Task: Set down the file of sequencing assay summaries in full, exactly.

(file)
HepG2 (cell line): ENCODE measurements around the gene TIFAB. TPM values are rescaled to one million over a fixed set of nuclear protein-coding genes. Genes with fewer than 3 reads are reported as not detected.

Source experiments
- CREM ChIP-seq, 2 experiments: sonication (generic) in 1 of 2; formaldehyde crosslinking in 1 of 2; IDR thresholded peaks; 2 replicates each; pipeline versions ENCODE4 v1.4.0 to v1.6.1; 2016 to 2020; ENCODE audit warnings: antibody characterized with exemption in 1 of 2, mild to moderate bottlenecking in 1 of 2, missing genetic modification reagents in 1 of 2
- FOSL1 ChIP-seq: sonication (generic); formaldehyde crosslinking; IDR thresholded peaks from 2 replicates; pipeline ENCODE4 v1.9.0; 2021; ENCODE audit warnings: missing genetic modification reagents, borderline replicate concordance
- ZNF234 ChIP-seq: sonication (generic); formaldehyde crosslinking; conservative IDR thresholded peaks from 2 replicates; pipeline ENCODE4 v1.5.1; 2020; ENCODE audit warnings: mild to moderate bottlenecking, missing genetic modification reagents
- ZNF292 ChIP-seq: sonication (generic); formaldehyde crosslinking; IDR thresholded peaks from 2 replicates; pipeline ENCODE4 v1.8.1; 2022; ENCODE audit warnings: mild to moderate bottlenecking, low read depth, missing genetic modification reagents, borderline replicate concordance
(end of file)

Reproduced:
HepG2 (cell line): ENCODE measurements around the gene TIFAB. TPM values are rescaled to one million over a fixed set of nuclear protein-coding genes. Genes with fewer than 3 reads are reported as not detected.

Source experiments
- CREM ChIP-seq, 2 experiments: sonication (generic) in 1 of 2; formaldehyde crosslinking in 1 of 2; IDR thresholded peaks; 2 replicates each; pipeline versions ENCODE4 v1.4.0 to v1.6.1; 2016 to 2020; ENCODE audit warnings: antibody characterized with exemption in 1 of 2, mild to moderate bottlenecking in 1 of 2, missing genetic modification reagents in 1 of 2
- FOSL1 ChIP-seq: sonication (generic); formaldehyde crosslinking; IDR thresholded peaks from 2 replicates; pipeline ENCODE4 v1.9.0; 2021; ENCODE audit warnings: missing genetic modification reagents, borderline replicate concordance
- ZNF234 ChIP-seq: sonication (generic); formaldehyde crosslinking; conservative IDR thresholded peaks from 2 replicates; pipeline ENCODE4 v1.5.1; 2020; ENCODE audit warnings: mild to moderate bottlenecking, missing genetic modification reagents
- ZNF292 ChIP-seq: sonication (generic); formaldehyde crosslinking; IDR thresholded peaks from 2 replicates; pipeline ENCODE4 v1.8.1; 2022; ENCODE audit warnings: mild to moderate bottlenecking, low read depth, missing genetic modification reagents, borderline replicate concordance